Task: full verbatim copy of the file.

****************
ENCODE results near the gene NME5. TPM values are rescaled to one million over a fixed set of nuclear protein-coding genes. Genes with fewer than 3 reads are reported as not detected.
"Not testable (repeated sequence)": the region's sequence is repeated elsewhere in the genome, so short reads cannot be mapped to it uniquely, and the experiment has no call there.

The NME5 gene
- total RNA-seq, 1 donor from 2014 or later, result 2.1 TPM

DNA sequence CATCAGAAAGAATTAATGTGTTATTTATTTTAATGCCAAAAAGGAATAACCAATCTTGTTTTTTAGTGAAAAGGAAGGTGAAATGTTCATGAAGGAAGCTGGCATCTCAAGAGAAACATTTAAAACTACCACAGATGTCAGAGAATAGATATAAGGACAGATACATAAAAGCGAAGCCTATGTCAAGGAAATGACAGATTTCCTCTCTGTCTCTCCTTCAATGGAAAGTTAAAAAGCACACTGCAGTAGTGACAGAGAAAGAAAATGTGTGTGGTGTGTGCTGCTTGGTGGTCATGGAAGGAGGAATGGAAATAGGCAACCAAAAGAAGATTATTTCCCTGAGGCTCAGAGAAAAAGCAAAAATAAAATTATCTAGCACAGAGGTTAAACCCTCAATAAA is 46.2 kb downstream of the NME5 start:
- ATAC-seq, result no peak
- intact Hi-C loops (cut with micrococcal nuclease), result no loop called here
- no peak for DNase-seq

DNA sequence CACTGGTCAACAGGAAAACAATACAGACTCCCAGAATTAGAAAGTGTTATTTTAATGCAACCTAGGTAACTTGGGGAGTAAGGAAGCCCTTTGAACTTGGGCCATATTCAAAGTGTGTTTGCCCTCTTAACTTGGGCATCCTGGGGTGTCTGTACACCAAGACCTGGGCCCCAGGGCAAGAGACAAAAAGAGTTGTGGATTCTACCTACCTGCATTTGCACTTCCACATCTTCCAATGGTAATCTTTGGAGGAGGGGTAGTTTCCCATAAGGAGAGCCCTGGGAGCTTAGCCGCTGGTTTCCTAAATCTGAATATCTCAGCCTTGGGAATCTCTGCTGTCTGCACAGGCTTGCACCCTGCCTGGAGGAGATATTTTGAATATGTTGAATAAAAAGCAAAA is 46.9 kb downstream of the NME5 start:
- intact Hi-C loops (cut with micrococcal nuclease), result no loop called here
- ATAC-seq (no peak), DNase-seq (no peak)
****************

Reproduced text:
ENCODE results near the gene NME5. TPM values are rescaled to one million over a fixed set of nuclear protein-coding genes. Genes with fewer than 3 reads are reported as not detected.
"Not testable (repeated sequence)": the region's sequence is repeated elsewhere in the genome, so short reads cannot be mapped to it uniquely, and the experiment has no call there.

The NME5 gene
- total RNA-seq, 1 donor from 2014 or later, result 2.1 TPM

DNA sequence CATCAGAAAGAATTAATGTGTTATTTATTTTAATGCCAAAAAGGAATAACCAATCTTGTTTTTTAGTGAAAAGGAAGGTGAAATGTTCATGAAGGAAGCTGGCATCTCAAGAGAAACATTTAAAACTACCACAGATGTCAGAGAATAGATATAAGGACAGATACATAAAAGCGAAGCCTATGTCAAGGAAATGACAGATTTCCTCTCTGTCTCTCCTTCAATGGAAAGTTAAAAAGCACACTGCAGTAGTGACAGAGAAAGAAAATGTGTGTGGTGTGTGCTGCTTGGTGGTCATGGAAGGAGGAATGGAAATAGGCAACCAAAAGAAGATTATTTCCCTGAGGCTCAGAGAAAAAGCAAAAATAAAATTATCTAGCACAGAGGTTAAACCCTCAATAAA is 46.2 kb downstream of the NME5 start:
- ATAC-seq, result no peak
- intact Hi-C loops (cut with micrococcal nuclease), result no loop called here
- no peak for DNase-seq

DNA sequence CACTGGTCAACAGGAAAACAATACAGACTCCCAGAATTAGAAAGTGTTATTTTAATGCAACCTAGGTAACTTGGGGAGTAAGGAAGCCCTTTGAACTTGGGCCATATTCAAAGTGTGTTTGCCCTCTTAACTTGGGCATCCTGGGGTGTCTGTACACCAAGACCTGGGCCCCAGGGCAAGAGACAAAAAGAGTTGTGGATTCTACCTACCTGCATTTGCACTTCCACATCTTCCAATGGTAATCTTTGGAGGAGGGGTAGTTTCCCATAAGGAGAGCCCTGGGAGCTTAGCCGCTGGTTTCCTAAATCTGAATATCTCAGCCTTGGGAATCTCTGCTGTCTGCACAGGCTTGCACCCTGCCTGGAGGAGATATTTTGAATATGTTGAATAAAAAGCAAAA is 46.9 kb downstream of the NME5 start:
- intact Hi-C loops (cut with micrococcal nuclease), result no loop called here
- ATAC-seq (no peak), DNase-seq (no peak)